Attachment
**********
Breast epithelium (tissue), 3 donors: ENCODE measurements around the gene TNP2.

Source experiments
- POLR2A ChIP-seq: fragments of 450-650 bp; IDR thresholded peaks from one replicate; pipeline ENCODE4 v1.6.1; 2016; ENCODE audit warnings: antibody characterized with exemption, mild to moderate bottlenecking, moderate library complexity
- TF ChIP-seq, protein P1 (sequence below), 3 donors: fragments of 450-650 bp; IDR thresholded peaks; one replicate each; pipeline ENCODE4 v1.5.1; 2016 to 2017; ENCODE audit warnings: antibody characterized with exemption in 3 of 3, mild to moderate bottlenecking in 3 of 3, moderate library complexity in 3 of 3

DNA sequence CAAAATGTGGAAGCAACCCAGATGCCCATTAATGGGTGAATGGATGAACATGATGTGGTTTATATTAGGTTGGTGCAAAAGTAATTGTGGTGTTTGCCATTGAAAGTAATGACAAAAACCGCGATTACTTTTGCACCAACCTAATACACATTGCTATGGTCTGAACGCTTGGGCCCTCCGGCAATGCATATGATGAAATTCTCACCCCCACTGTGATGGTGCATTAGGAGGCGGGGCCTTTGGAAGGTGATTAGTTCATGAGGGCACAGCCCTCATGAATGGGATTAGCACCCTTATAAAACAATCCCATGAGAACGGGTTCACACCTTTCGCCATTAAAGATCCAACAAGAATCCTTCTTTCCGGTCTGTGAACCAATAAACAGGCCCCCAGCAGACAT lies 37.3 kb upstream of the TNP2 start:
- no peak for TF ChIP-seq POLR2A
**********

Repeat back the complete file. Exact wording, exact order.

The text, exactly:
Breast epithelium (tissue), 3 donors: ENCODE measurements around the gene TNP2.

Source experiments
- POLR2A ChIP-seq: fragments of 450-650 bp; IDR thresholded peaks from one replicate; pipeline ENCODE4 v1.6.1; 2016; ENCODE audit warnings: antibody characterized with exemption, mild to moderate bottlenecking, moderate library complexity
- TF ChIP-seq, protein P1 (sequence below), 3 donors: fragments of 450-650 bp; IDR thresholded peaks; one replicate each; pipeline ENCODE4 v1.5.1; 2016 to 2017; ENCODE audit warnings: antibody characterized with exemption in 3 of 3, mild to moderate bottlenecking in 3 of 3, moderate library complexity in 3 of 3

DNA sequence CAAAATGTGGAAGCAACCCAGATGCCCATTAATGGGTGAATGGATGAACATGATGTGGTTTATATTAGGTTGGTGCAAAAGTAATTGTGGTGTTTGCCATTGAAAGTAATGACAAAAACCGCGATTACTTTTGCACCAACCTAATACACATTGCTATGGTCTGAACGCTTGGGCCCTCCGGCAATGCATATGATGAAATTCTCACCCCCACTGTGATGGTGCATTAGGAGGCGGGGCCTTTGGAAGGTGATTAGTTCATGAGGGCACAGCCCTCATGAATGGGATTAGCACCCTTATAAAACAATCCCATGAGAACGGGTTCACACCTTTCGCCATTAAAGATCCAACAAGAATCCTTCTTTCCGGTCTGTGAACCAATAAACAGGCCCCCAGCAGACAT lies 37.3 kb upstream of the TNP2 start:
- no peak for TF ChIP-seq POLR2A